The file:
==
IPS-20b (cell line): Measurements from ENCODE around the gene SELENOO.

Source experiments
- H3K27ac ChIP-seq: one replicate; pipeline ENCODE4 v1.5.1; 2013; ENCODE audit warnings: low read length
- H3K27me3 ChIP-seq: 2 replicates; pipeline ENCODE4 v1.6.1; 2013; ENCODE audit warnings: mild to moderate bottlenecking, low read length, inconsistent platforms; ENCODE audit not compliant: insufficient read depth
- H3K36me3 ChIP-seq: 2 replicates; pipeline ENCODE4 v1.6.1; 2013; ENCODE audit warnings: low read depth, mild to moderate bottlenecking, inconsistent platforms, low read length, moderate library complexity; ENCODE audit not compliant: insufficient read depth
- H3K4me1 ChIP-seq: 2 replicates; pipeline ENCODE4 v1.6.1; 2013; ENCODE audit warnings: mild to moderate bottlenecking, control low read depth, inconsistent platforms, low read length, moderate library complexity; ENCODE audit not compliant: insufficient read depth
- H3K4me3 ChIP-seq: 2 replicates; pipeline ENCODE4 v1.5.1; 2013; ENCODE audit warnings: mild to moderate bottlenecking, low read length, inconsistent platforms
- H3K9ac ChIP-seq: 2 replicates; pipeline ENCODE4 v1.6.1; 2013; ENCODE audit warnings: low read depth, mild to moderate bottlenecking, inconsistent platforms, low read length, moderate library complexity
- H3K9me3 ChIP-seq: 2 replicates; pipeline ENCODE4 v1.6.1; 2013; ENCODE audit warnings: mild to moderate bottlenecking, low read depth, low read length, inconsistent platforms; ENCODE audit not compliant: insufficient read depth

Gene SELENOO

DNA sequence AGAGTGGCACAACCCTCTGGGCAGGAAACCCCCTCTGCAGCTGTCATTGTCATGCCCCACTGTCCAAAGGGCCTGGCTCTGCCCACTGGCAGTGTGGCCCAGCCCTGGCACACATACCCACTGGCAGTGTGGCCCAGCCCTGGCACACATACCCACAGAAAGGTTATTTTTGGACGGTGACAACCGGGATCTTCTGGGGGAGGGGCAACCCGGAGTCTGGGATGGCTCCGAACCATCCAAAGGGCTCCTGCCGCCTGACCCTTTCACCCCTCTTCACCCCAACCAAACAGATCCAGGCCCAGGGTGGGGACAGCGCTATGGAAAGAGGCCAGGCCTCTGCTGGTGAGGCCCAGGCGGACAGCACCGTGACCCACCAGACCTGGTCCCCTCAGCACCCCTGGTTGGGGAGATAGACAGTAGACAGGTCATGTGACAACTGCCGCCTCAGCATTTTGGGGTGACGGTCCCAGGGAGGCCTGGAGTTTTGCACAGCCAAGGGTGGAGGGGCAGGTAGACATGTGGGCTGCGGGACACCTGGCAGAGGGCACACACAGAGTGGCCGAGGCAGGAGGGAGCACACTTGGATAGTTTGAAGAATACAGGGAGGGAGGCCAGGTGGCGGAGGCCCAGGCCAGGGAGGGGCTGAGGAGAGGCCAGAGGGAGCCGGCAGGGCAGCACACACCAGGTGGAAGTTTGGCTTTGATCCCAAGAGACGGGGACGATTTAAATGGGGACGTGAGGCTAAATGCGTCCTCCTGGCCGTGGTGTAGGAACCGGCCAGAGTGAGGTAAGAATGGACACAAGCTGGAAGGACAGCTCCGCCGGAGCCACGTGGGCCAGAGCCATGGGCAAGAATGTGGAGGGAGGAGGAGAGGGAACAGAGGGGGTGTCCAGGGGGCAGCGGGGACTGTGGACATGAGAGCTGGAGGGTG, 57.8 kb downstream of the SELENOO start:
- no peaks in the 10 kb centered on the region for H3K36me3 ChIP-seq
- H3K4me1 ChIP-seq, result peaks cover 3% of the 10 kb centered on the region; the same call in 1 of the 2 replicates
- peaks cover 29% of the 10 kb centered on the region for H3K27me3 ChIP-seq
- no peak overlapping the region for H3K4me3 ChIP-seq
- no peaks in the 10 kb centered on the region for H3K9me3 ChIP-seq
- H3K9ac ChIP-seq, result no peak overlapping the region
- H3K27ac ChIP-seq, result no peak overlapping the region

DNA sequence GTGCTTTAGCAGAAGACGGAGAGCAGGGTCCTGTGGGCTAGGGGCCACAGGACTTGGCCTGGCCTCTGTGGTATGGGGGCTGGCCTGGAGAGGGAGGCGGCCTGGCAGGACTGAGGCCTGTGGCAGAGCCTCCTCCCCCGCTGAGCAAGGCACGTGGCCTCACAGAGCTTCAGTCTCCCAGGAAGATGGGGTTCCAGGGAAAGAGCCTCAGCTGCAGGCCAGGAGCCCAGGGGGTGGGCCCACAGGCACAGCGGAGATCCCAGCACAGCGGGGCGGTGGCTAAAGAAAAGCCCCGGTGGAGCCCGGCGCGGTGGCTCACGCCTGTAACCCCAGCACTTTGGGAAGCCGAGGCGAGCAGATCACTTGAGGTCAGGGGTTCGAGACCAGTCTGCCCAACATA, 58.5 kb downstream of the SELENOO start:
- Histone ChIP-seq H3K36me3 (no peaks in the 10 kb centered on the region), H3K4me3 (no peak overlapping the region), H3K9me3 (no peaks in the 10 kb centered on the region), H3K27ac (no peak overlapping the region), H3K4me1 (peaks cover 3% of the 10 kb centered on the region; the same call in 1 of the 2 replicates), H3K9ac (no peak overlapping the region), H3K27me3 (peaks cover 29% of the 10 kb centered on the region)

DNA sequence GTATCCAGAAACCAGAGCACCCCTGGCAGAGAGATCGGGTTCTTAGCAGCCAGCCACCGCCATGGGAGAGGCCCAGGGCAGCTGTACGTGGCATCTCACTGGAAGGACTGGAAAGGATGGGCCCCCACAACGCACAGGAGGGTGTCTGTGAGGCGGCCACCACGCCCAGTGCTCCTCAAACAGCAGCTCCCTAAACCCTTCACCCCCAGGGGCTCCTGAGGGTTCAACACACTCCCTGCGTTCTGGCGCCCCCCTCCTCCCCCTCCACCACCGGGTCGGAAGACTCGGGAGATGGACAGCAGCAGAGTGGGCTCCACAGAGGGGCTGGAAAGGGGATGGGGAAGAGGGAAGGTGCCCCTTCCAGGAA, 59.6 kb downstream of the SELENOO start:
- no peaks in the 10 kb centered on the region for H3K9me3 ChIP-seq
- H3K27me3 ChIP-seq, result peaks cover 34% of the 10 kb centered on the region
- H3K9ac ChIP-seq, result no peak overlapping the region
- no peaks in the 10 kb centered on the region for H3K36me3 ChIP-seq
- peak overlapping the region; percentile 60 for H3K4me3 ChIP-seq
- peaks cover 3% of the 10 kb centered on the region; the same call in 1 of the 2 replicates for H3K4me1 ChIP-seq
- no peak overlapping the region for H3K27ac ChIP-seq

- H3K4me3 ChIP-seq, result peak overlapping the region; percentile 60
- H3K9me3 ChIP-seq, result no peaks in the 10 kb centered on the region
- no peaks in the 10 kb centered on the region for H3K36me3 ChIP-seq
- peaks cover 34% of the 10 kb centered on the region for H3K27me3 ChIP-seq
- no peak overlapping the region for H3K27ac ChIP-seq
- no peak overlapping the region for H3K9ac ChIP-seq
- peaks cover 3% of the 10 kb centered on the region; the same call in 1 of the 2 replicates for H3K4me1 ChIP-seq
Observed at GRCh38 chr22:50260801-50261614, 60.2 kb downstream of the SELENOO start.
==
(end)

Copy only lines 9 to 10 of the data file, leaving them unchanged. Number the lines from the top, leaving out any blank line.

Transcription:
- H3K9me3 ChIP-seq: 2 replicates; pipeline ENCODE4 v1.6.1; 2013; ENCODE audit warnings: mild to moderate bottlenecking, low read depth, low read length, inconsistent platforms; ENCODE audit not compliant: insufficient read depth

Gene SELENOO